Investigation of the Psychological Motivating Factors Behind Competition (Masters Sport) in the Context of Body Mass Index

Joseph Walsh, Tim Heazlewood, Mark DeBeliso, Climstein Mike

Research output: Contribution to journalArticle

Abstract

The World Masters Games (WMG) is recognised by the International Olympic Committee and is the largest international sporting competition in terms of participant numbers. The aim of this study was to investigate body mass index (BMI) in the context of the psychological motivations for competition; potentially, this could assist with promotion strategies for masters sport. In context of the global obesity epidemic, investigating this under-investigated population might further the understanding of the nexus between aging, physical activity and obesity. An online survey investigated Sydney WMG participants. In total 4963 masters athletes (51.4% male) aged 25 to 91 years (mean=51.1, SD±9.6) were analysed. Psychological questions focused on factors thought to promote participation. Bootstrapping provided robust estimates of standard errors and 95% confidence intervals (CI) of mean values. The main motivating factors for obese individuals were “to socialise with other participants” (mean score 5.92/7), “to compete with others” (mean score 5.34/7) and “to improve health” (meanscore 5.20/7). Bootstrapping indicated factors differed across BMI classes. The factor “to socialise with other participants” for obese WMG athletes (CI 5.82-6.05), was higher than for overweight (CI 5.67-5.80) or normal (CI 5.57-5.70) classification masters athletes. The variable “to improve my health” also differed across BMI, being lower for obese (CI 5.07-5.35), than overweight (CI 5.49-5.64) or normal (CI 5.57-5.71). Obese athletes were more likely to be motivated to compete to socialise and less by competition than other athletes. The factor“to reduce my weight” correlated (p=0.27, p<0.001) with BMI, re-iterated by CI ranges for obese (3.46-3.77), overweight (3.37-3.55) and normal (2.51-2.65), demonstrating a decreased focus on this factor for those with normal BMI. Despite the correlation between BMI and the factor “to reduce my weight”, for obese individuals “to socialise with other participants” was the highest ranked factor. Strategies to increase masters sport participation for obese individuals should focus on socialisation with other participants.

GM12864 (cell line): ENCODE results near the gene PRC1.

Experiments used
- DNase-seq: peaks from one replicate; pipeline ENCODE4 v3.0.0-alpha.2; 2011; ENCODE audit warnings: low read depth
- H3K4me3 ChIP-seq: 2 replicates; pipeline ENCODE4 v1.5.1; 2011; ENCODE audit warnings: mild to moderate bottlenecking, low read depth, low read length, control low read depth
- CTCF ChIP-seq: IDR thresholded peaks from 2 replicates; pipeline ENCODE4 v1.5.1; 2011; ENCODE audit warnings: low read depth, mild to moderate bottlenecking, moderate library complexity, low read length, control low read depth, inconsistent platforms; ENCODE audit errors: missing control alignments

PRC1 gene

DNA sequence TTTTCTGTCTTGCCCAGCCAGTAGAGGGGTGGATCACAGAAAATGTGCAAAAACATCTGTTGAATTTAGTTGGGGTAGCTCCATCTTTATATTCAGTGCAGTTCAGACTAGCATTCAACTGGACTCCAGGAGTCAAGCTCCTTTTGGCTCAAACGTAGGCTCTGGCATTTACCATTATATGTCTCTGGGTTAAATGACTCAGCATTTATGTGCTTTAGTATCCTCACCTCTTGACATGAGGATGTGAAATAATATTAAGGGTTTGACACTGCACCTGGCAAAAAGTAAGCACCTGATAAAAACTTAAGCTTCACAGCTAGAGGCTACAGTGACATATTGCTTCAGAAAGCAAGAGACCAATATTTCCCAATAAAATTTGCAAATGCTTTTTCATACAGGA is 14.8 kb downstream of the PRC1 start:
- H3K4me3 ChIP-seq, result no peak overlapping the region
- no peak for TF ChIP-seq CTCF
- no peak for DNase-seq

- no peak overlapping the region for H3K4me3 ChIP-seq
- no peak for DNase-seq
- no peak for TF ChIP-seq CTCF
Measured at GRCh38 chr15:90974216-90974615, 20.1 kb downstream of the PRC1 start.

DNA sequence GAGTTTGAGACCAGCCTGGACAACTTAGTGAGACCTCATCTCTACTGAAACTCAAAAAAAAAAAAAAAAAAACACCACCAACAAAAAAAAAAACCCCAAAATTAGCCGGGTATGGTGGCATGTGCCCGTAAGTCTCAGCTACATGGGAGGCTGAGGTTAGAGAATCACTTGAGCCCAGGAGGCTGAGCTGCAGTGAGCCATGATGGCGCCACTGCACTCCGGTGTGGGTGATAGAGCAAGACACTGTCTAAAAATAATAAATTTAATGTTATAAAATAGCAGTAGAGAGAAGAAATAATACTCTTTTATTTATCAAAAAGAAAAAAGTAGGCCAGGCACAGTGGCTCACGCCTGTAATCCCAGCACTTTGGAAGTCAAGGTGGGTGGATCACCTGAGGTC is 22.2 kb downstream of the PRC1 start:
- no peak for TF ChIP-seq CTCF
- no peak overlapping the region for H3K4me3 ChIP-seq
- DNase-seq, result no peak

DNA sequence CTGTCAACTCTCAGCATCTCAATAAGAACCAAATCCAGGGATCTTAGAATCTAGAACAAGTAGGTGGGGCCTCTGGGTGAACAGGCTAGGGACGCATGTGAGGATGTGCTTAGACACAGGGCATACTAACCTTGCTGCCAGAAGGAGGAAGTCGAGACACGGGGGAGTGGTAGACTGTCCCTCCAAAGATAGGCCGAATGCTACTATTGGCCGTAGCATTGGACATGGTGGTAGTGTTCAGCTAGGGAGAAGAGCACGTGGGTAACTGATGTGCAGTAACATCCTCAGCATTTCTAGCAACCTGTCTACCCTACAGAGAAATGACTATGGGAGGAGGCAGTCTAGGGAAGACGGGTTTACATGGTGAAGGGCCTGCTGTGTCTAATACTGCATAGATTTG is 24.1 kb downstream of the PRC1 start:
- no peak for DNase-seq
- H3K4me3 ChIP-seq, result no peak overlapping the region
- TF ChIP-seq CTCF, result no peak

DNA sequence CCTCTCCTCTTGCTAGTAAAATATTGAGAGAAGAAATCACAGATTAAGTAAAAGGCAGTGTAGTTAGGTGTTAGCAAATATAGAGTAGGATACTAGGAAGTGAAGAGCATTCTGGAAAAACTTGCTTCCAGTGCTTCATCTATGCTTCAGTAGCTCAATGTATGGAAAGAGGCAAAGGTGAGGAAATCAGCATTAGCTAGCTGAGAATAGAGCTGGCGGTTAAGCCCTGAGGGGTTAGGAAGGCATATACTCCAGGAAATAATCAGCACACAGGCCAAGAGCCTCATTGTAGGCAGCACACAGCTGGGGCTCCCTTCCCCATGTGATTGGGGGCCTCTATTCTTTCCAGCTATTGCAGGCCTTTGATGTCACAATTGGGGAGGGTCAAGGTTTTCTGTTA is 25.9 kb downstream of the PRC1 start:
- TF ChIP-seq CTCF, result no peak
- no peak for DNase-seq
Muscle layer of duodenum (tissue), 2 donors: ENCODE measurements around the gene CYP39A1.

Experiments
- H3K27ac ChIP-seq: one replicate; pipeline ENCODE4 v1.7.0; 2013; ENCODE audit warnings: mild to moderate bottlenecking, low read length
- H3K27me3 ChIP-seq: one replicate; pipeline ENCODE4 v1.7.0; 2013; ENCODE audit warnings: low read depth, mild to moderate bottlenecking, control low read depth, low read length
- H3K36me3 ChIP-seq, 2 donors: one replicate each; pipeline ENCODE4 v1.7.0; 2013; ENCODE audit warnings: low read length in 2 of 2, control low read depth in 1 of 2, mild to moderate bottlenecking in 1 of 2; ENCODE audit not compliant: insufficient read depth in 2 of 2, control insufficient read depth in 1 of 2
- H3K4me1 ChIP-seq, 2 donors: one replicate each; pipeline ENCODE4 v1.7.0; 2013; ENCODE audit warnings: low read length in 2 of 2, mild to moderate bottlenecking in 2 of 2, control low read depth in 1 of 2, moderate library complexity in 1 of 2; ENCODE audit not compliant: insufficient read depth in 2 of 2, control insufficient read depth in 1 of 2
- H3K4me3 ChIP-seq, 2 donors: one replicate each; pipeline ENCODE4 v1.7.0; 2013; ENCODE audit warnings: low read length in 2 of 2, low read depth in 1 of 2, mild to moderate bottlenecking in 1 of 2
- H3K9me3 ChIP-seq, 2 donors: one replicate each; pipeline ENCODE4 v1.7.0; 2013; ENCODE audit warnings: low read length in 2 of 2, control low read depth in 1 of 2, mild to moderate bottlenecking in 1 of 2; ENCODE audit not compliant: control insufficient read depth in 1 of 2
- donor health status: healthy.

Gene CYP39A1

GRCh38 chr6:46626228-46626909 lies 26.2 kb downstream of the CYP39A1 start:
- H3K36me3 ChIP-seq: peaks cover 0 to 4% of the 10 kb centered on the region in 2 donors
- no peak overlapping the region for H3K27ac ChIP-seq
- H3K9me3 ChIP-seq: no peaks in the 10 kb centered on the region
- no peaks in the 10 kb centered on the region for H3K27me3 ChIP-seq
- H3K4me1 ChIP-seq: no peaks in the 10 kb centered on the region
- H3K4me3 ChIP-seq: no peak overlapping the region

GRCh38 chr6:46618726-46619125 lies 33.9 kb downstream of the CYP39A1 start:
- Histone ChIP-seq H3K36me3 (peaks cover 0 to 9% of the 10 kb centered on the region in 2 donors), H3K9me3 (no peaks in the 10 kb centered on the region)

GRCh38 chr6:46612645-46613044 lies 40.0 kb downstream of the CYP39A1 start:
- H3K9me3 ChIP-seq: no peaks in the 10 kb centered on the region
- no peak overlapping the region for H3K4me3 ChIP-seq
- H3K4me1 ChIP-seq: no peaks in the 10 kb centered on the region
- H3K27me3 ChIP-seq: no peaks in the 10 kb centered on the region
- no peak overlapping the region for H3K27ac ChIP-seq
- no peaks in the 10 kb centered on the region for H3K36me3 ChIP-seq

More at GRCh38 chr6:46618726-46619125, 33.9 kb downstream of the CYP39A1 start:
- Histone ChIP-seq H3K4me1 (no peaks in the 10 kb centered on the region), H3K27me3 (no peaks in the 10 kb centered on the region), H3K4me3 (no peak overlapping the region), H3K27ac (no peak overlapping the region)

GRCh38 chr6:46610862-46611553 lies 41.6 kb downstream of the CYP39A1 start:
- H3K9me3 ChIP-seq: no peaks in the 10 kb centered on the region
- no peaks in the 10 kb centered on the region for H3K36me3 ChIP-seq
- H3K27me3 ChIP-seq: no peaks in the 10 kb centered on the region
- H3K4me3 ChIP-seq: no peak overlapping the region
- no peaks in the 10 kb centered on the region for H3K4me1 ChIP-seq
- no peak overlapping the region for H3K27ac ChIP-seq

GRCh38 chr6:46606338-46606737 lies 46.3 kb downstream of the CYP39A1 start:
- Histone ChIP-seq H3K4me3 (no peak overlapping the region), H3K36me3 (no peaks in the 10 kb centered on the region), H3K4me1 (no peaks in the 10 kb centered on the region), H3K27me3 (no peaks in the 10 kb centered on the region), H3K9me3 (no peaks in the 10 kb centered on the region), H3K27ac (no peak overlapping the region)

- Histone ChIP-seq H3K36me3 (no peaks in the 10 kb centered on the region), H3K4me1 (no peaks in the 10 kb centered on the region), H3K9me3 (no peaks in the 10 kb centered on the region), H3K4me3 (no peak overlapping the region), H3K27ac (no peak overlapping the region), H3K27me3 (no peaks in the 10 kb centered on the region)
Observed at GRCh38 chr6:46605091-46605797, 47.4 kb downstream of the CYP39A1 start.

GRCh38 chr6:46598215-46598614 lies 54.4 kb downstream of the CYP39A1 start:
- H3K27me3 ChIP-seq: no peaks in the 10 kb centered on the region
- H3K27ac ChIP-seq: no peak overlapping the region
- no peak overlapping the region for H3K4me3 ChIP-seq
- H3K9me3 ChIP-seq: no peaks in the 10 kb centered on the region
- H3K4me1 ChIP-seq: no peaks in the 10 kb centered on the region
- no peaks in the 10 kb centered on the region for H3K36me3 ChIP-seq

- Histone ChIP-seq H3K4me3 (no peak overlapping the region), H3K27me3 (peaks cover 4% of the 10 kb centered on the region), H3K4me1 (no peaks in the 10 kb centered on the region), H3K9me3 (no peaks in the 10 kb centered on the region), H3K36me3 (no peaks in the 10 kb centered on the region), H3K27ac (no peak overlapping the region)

Original languageEnglish
Pages (from-to)9-13
Number of pages5
JournalSport Science
Volume10
Issue number2
Publication statusPublished - Dec 2017

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